So, you finally got that beautiful scholarly editing project on the rails. You have begun to painstakingly edit those [insert crazy number] letters from late Renaissance artists. Or those [insert second crazy number] medieval prose manuscripts.
Or, as in my case, you have collected data on a humungous amount of performance events from twentieth-century theatre, letting various groups of students work together using a Google Spreadsheet. (A project going by the name of Belgium is Happening, more on this below & in upcoming posts.)
It goes without saying that for the editing phase of those projects the Text Encoding Initiative has been a tremendous boon.
But how about publishing your results? For some projects, ‘going print’ is no longer a viable option. The materials you have collected may simply be too large or cumbersome for print. Besides, a scholarly publication (at least in my experience) takes at least half so much time for negotiations with publishers, going through another editorial process, &c., as the edition itself took to complete.
So, you want to do an online scholarly publishing project.
When I started out my first project in the summer of 2008 — the Corpus Toneelkritiek Interbellum, a corpus of Dutch theatre reviews from the interwar period — the natural choice for publishing my TEI files online seemed to be the formatting language XSLT. As a TEI beginner, it was the evident way to go, as it is used in many projects for the presentation of an edition.
XSLT is basically a powerful formatting language (and, in some ways, also a rudimentary programming language) that tells the web browser how to sort, lay-out, and present the intricacies of your XML edition for the benefit of the illiterate masses out there who prefer to do their reading without angle brackets or namespace declarations.
XSLT has the distinct advantage of a ridiculously simple publishing model. If you simply connect a stylesheet to an XML document on your web server, the browser will pick up both, and render your XML documents accordingly. At least, that’s what supposed to happen after you managed to write or customize your own XSLT stylesheet.
For the sake of clarity, I did not reach that stage of my initiation.
As it happened, I was also picking up some basic Python scripting skills at the time. And what I saw in Python — delicious pseudo-code featuring non-offending commands such as file.open() — looked quite different from the verbose and swollen style of your average XSLT stylesheet.
I decided to convert my source files into run-of-the-mill HTML using Python’s quite powerful XML parsing capabilities. And then publish them, first as static files on a general-purpose server at our university, later on as part of a dynamic (and again Python-driven) website on my own web server.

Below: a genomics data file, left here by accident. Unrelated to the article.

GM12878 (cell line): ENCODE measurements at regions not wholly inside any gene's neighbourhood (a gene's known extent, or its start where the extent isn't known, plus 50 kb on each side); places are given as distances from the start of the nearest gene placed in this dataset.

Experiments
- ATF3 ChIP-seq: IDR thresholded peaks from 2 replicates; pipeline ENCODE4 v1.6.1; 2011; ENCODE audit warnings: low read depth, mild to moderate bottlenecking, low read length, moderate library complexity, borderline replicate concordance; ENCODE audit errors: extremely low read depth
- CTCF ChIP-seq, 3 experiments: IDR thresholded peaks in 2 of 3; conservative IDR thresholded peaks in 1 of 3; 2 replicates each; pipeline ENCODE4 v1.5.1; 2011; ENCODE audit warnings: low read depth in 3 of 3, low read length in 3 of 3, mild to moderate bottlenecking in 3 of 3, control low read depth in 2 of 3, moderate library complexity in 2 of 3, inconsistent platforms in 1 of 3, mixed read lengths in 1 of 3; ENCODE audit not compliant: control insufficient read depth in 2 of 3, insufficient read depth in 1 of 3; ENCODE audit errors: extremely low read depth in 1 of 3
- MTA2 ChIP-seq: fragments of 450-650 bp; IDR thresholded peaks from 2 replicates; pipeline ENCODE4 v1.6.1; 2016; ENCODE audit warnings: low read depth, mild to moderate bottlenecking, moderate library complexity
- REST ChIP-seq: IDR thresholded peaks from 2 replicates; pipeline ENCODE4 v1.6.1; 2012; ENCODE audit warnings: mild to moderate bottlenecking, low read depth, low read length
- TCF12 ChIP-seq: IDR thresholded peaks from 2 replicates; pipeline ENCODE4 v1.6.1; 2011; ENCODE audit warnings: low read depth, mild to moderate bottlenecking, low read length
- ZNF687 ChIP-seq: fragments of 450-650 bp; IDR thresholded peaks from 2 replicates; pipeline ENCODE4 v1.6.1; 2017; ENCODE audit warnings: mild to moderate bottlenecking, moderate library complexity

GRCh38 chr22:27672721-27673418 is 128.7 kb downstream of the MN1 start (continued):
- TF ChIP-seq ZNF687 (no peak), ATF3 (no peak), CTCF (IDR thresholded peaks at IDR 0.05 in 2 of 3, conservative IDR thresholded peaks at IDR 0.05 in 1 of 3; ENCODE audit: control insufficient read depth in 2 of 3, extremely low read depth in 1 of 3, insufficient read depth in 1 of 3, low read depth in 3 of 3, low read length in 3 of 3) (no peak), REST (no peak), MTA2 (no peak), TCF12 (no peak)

However, there are certain distinct disadvantages & upper limits to these approaches. Either way — running your website on a university server, a private hosting solution, or your own server — you are basically into self-publishing. Will you use an established platform aka CMS (Content Management System, e.g., WordPress or Drupal) or do you prefer to grow your own HTML/CSS? What is the most advantageous and flexible place to host it? If you run your own server, when does it need to be updated? Do you really need that latest Apache update? If you are doing a dynamic website, will the database continue to behave as it does today? When to update your database software? Is it possible that your website will one day attract a lot of traffic, necessitating more than one server? What search engine do you use for your collection of texts? Do you simply plug in a Google search box, or do you want some more searching power for your users? If so, what software do you choose?
Ah, the joys of server maintenance.
While looking for alternative models of publishing online, I stumbled upon Google Sites. It is part of the Google Apps suite that is marketed to companies, schools, and groups. Using Google Sites, you design a basic website and populate it with content. Plus, every page you add is automatically indexed for powerful and lightning-fast site searching.
At first, that was exactly how I used it. It was a good choice for course background materials & wikis — i.e., as a high-tech replacement for the idiotic constraints of your average Blackboard installation.
But then I realised the full potential of the feature allowing you the edit the HTML contents of any page. If you would simply convert your scholarly project’s source files to HTML (using any of the above-mentioned methods) and insert them into a Google Site, it could grow to be the ideal publication platform for your project:
- Styling is applied automatically to your text. No more fiddling about with CSS stylesheets, just choose a general theme for your site, insert the HTML, and you’re done. If you want to apply additional styling, you can use the WYSIWYG editor or the HTML editor that accepts in-line CSS styling, too.
- Your project is running on Google’s servers. They are doing the maintenance, and since they’re the world’s largest data farm, it should remain accessible even when under heavy load. (The Google approach to hosting is dealt with from a different perspective in a Campfire One video on Google App Engine)
- Your project’s texts are immediately indexed and fully searchable. Anyone who has dipped into the difficulties of configuring your own search engine (certainly when coming from a non-IT background) should be happy about this.
- If you decide to make your website public, it seems quite reasonable to expect that its contents are also swiftly added to the main Google search index, so your editing efforts may become more visible.
The only point is … how are you going to upload those [refer to crazy number 1] of HTML documents to your Google Site?
More on that soon, in an upcoming post.